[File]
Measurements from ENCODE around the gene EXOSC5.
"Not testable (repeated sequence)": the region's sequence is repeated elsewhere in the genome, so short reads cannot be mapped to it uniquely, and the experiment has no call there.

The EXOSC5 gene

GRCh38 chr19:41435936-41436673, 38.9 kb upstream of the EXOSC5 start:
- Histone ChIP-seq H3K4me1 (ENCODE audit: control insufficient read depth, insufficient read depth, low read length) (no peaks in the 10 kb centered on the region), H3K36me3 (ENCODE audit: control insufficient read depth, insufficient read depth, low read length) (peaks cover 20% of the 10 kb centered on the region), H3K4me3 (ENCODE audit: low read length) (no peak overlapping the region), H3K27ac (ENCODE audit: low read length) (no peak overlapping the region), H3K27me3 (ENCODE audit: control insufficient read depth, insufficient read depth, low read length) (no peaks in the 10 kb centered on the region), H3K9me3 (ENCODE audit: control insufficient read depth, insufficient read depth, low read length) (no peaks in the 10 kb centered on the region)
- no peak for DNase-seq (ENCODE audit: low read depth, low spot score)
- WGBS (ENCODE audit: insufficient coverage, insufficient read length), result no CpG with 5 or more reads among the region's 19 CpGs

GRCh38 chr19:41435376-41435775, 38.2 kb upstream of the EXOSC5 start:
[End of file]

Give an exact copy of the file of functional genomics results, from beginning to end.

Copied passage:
Measurements from ENCODE around the gene EXOSC5.
"Not testable (repeated sequence)": the region's sequence is repeated elsewhere in the genome, so short reads cannot be mapped to it uniquely, and the experiment has no call there.

The EXOSC5 gene

GRCh38 chr19:41435936-41436673, 38.9 kb upstream of the EXOSC5 start:
- Histone ChIP-seq H3K4me1 (ENCODE audit: control insufficient read depth, insufficient read depth, low read length) (no peaks in the 10 kb centered on the region), H3K36me3 (ENCODE audit: control insufficient read depth, insufficient read depth, low read length) (peaks cover 20% of the 10 kb centered on the region), H3K4me3 (ENCODE audit: low read length) (no peak overlapping the region), H3K27ac (ENCODE audit: low read length) (no peak overlapping the region), H3K27me3 (ENCODE audit: control insufficient read depth, insufficient read depth, low read length) (no peaks in the 10 kb centered on the region), H3K9me3 (ENCODE audit: control insufficient read depth, insufficient read depth, low read length) (no peaks in the 10 kb centered on the region)
- no peak for DNase-seq (ENCODE audit: low read depth, low spot score)
- WGBS (ENCODE audit: insufficient coverage, insufficient read length), result no CpG with 5 or more reads among the region's 19 CpGs

GRCh38 chr19:41435376-41435775, 38.2 kb upstream of the EXOSC5 start: